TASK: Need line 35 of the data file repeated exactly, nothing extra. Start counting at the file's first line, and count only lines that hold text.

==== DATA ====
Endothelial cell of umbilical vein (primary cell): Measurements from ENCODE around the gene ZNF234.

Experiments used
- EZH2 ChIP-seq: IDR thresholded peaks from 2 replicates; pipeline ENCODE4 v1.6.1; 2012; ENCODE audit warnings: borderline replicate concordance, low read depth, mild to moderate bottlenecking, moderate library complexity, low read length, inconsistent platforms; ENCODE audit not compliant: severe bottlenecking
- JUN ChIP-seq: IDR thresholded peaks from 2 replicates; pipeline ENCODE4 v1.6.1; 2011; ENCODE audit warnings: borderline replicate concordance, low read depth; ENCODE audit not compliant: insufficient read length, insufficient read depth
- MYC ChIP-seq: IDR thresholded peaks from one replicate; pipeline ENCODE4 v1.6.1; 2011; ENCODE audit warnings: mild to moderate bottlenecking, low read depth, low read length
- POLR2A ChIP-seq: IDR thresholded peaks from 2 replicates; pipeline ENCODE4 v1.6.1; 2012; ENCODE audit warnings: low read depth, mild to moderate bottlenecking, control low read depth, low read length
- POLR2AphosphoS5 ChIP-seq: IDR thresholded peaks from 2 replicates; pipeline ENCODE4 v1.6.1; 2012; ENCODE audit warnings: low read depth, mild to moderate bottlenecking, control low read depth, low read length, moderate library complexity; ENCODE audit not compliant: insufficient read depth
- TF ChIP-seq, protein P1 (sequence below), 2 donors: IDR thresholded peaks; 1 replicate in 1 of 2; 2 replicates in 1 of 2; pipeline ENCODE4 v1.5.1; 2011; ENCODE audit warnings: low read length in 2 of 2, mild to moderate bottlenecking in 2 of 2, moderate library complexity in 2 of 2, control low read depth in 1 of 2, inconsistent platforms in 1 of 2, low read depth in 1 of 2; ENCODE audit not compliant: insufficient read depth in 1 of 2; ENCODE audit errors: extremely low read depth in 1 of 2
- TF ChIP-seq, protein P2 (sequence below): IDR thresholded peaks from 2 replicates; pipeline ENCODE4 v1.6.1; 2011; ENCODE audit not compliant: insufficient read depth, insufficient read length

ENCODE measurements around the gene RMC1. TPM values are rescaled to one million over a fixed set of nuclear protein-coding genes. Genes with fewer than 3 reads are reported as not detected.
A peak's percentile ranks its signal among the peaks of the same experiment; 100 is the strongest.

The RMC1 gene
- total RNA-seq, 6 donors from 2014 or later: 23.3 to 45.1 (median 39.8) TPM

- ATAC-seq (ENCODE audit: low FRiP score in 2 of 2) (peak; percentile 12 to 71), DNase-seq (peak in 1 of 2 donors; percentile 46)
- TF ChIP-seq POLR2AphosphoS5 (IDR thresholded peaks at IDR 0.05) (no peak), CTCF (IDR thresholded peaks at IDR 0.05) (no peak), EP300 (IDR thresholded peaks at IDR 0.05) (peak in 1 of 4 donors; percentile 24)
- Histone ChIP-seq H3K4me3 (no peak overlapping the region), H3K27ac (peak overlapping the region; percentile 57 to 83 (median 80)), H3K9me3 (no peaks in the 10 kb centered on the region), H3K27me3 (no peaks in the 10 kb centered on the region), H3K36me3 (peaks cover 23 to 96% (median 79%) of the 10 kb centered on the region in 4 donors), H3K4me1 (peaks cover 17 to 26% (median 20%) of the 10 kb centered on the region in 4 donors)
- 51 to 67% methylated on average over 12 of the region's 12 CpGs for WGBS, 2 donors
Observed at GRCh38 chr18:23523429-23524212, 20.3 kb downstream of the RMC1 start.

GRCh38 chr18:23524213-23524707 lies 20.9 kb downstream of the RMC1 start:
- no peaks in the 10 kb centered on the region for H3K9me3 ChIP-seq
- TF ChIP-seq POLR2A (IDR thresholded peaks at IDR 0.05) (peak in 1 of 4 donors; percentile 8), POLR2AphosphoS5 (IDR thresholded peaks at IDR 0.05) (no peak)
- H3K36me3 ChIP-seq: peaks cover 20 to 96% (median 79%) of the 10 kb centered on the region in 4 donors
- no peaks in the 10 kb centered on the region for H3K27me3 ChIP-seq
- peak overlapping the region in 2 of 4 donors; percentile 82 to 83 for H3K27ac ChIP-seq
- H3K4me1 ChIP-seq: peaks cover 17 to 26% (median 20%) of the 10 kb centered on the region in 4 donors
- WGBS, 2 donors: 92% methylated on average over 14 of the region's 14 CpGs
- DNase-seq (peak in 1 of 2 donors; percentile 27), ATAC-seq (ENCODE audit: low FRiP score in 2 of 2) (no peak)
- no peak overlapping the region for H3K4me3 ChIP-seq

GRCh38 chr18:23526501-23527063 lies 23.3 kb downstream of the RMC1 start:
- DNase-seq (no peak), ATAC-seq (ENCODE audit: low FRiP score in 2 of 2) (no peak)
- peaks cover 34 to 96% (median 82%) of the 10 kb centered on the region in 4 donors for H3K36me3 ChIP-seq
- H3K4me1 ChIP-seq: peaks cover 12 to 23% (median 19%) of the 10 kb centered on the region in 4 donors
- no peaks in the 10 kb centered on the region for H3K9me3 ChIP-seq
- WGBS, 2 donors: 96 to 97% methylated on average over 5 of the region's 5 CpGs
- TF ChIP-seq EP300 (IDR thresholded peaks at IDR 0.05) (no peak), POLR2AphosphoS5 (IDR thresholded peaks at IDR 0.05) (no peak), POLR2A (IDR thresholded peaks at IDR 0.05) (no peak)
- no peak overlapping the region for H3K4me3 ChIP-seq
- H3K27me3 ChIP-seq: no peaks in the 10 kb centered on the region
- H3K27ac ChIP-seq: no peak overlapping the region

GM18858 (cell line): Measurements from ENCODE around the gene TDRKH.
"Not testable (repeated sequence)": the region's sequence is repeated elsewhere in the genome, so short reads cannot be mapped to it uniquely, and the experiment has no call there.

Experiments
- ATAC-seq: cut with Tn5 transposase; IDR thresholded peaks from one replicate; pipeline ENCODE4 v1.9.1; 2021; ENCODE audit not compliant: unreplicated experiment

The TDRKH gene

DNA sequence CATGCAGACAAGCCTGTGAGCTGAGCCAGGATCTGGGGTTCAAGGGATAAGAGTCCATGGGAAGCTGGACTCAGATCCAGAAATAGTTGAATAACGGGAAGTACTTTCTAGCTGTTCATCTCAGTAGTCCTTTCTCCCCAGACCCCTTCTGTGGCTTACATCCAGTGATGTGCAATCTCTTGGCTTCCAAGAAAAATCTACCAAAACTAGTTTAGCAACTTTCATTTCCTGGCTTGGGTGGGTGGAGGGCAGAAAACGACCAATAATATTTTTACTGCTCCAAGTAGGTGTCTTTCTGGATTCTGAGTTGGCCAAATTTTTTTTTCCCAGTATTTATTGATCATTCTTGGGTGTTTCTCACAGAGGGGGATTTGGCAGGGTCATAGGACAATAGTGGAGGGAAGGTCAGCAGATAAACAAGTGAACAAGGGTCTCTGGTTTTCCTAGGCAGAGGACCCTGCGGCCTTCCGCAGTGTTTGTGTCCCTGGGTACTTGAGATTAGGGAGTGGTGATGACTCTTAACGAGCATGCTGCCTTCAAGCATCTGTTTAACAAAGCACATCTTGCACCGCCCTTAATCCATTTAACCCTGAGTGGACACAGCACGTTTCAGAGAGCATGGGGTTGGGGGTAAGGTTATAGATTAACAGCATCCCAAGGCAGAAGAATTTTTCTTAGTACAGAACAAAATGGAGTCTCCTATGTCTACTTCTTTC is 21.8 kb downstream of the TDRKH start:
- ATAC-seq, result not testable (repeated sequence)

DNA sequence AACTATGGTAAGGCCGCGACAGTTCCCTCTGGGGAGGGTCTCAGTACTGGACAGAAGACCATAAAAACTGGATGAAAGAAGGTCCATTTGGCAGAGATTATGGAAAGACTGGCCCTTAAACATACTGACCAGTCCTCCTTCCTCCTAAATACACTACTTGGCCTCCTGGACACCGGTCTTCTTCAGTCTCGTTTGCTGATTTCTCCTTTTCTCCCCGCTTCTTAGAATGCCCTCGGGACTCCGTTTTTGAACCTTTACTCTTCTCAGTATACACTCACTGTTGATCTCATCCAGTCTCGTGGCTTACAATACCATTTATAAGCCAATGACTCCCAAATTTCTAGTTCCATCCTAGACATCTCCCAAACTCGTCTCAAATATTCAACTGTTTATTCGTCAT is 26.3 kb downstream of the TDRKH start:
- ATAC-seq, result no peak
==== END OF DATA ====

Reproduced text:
- TF ChIP-seq EP300 (IDR thresholded peaks at IDR 0.05) (no peak), POLR2AphosphoS5 (IDR thresholded peaks at IDR 0.05) (no peak), POLR2A (IDR thresholded peaks at IDR 0.05) (no peak)